Further on the 高考

From Joshua Davis, a foreigner teaching English in China, a further critique of the nationwide college-admissions exam, the gaokao, following this one earlier today by another foreign teacher. These are worth noting less for the novelty of the complaint (objecting to the effects of the test on Chinese education is like objecting to the effects of money on American politics) than for giving examples of how central and powerful the test's effects are. Mr. Davis writes:

Earlier this year, I decided that one of the things that stifles creativity in China more than anything else was high school. All Chinese students are required to take an all inclusive, end-all, be-all exam at the end of their high school careers called the Gao Kao.. If I can remember from the top of my head, this test includes physics, biology, math, politics, Chinese, English, history, geography, and maybe 3 or 4 others.

Because this is the only grade that actually matters in high school, it's the sole determiner for students going on to college. There is no college essay, interviews, etc. The only thing that matters is the gao kao.
Now combine that with the fact that modern Chinese society under the one child policy produces extremely edgy parents who desperately want their children to succeed in a society that produces 4 million college graduates per year and only 1.6 million college level jobs. The result is that high school students in China are under extreme pressure to score highly on the gao kao. Thus, since high schools also compete with each other for government grants in the form of higher scores on the gao kao, you have the average Chinese high school student's day looking like this:

Wake up
Morning reading
Evening reading

Also, though it varies from school to school, most of my students tell me that in high school, they only got 2 days off every month. Quite a difference from when I was in high school and after 2:30, I just went home and played video games and slept all day on the weekends!...  In my experience, most of the time, if the student is not doing required homework, they are doing extra homework, taking extra classes, doing extra reading (class related -- I've actually been told that parents who discover their children doing recreational reading will scold them for not studying), taking private English lessons, and in rare cases, studying an instrument. This sort of pressure, I think, is the reason why, when I taught some of my Chinese friends here how to play American football yesterday, none of them knew how to throw a ball effectively; and why when I first met my (close to 200) students, only 2 actively practice Chinese martial arts, 1 plays soccer, and none play an instrument.

Lastly, a strange phenomenon that I've not heard of anywhere else is that students in high schools can often be seen reading in classrooms here -- and then looking up at the ceiling and mouthing the words they just read. The goal here is to memorize what's been written. As an example, I work at a medical university with over 100 foreign students. A few of the students told me that they were attending a lecture one time, given by a Chinese student, in English. They noticed very quickly that they were able to read exactly what the student was saying as she said it from their textbook because she had memorized, word for word, her entire lecture. Another example can be seen with students who take the post-graduate entrance examination and memorize, again word for word, all the essays that will be tested in the exam.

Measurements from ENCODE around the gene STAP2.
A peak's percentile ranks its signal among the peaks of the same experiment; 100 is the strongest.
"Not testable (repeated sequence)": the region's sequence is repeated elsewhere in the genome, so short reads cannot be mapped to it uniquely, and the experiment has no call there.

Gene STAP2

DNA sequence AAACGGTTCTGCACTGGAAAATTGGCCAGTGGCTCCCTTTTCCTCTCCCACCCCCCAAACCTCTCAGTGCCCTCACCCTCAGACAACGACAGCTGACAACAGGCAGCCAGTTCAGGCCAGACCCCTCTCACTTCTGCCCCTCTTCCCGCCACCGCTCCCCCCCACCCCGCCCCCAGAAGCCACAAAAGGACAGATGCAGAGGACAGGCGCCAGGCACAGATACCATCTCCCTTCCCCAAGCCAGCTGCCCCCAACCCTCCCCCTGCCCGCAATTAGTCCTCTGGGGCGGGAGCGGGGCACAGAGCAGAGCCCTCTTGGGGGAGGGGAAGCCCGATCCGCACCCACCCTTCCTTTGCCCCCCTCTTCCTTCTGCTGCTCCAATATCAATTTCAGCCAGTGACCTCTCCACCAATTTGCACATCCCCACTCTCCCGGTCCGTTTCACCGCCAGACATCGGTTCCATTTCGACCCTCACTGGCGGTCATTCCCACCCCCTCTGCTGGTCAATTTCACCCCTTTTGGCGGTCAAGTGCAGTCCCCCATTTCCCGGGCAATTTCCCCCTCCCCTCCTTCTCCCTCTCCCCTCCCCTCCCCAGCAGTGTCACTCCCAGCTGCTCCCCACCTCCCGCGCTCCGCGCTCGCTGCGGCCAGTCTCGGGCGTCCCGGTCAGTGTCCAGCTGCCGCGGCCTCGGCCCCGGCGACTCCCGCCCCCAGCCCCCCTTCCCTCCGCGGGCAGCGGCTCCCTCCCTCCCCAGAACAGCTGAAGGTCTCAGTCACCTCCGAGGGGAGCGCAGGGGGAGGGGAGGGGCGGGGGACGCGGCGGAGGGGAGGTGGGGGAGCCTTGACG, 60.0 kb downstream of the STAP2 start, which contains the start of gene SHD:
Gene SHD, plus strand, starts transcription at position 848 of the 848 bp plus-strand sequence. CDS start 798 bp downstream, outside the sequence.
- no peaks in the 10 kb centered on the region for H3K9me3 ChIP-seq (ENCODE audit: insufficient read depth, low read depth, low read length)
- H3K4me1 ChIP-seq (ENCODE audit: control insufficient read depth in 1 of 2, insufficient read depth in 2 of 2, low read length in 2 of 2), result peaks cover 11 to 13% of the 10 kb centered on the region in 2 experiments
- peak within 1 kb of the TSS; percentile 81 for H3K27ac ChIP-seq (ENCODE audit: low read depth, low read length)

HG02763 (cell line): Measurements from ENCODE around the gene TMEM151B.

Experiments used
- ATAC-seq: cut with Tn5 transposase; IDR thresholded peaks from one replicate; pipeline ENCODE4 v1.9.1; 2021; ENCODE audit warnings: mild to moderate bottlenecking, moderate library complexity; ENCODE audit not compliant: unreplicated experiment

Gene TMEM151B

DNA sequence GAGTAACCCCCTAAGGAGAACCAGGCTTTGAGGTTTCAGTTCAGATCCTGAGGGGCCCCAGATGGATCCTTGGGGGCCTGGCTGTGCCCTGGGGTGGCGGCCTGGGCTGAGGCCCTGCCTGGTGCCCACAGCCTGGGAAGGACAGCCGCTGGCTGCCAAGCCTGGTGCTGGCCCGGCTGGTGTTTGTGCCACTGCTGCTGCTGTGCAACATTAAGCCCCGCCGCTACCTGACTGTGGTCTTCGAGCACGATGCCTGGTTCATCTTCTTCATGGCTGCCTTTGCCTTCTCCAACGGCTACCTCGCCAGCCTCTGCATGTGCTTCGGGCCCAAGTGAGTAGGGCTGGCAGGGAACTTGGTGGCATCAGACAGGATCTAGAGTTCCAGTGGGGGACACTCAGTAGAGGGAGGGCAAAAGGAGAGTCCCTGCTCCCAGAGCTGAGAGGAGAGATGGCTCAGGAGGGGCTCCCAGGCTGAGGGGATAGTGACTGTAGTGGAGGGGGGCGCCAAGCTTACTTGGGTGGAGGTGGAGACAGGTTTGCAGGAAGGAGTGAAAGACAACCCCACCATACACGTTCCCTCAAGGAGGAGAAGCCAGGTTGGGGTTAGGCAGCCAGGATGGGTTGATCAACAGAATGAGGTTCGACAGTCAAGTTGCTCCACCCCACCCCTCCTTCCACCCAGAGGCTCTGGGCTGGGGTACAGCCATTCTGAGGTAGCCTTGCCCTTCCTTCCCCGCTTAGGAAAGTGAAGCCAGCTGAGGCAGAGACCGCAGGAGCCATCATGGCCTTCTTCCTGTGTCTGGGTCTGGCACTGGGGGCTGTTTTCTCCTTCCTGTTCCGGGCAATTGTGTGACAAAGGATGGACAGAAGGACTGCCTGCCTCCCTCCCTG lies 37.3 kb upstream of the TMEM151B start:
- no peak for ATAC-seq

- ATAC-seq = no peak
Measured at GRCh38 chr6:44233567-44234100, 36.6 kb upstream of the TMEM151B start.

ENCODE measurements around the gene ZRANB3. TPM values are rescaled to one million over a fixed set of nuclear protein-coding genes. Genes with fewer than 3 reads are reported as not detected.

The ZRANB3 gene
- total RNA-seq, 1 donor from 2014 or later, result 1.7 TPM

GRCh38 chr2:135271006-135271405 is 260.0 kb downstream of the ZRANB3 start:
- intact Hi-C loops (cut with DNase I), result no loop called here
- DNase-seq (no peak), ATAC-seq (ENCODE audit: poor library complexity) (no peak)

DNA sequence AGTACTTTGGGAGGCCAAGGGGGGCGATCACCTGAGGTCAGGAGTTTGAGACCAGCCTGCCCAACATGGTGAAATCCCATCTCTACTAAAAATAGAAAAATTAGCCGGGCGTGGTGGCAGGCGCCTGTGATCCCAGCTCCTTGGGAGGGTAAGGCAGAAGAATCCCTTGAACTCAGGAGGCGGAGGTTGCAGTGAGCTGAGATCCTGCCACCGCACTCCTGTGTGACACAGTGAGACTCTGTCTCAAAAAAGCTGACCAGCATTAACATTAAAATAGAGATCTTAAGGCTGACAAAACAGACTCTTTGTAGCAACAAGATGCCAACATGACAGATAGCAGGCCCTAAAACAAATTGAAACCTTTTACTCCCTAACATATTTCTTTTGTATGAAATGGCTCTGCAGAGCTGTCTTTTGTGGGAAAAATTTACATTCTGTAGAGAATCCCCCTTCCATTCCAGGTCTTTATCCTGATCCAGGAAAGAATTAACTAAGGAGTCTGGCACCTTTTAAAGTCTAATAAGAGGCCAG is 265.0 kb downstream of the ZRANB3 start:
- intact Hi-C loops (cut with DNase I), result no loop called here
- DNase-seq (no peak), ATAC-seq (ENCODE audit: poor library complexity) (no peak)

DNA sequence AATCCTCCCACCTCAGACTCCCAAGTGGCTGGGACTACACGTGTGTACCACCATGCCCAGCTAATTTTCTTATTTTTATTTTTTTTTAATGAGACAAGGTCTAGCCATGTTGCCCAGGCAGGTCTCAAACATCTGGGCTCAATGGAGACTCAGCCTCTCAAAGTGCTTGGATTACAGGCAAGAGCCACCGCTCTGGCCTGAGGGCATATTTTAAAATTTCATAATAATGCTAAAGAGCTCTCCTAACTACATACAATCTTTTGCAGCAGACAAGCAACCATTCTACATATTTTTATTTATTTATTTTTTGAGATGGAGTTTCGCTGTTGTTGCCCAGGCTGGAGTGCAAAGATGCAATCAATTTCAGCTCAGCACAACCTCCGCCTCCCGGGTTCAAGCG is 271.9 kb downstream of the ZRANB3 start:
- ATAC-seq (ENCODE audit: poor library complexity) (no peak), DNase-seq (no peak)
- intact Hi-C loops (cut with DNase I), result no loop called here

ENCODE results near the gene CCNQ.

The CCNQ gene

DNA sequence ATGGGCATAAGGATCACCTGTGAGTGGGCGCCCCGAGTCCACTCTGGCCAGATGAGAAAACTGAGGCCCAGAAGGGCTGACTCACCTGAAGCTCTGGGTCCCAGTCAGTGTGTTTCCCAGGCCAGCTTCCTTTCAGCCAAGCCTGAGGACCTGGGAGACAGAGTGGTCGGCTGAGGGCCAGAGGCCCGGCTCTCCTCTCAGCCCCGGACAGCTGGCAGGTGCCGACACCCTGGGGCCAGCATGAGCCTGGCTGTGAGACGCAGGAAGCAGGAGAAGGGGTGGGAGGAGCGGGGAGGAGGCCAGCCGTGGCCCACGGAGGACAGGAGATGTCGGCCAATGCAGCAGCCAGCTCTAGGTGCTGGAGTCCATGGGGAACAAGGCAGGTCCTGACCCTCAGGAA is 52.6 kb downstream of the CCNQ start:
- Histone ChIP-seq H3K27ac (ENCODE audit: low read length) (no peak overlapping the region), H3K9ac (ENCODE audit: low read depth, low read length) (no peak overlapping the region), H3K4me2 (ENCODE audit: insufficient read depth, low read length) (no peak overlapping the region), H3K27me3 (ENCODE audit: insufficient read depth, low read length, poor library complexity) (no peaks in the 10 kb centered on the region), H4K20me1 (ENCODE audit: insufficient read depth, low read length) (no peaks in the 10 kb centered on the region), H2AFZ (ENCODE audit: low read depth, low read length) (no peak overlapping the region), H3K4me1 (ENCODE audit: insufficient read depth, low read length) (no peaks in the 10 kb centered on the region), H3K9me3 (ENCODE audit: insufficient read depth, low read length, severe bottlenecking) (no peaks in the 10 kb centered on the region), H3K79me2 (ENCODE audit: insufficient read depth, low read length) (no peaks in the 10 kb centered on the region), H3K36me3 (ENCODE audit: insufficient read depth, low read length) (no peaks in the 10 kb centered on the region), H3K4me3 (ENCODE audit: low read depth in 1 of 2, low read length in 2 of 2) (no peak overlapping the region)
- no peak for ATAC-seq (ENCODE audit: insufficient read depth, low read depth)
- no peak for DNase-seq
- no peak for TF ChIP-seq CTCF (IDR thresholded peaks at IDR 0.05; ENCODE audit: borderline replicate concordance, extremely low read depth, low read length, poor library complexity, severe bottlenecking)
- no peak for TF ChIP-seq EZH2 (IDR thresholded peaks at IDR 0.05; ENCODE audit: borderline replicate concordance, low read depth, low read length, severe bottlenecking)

I think it's this linear, memorization-based (as Randy Pollock noted) learning environment with an absolute lack of recreational time in an extremely high pressure society that smothers the students' creativity.

Some Chinese perspective coming shortly.

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James Fallows is a national correspondent for The Atlantic and has written for the magazine since the late 1970s. He has reported extensively from outside the United States and once worked as President Carter's chief speechwriter. His latest book is China Airborne. More

James Fallows is based in Washington as a national correspondent for The Atlantic. He has worked for the magazine for nearly 30 years and in that time has also lived in Seattle, Berkeley, Austin, Tokyo, Kuala Lumpur, Shanghai, and Beijing. He was raised in Redlands, California, received his undergraduate degree in American history and literature from Harvard, and received a graduate degree in economics from Oxford as a Rhodes scholar. In addition to working for The Atlantic, he has spent two years as chief White House speechwriter for Jimmy Carter, two years as the editor of US News & World Report, and six months as a program designer at Microsoft. He is an instrument-rated private pilot. He is also now the chair in U.S. media at the U.S. Studies Centre at the University of Sydney, in Australia.

Fallows has been a finalist for the National Magazine Award five times and has won once; he has also won the American Book Award for nonfiction and a N.Y. Emmy award for the documentary series Doing Business in China. He was the founding chairman of the New America Foundation. His recent books Blind Into Baghdad (2006) and Postcards From Tomorrow Square (2009) are based on his writings for The Atlantic. His latest book is China Airborne. He is married to Deborah Fallows, author of the recent book Dreaming in Chinese. They have two married sons.

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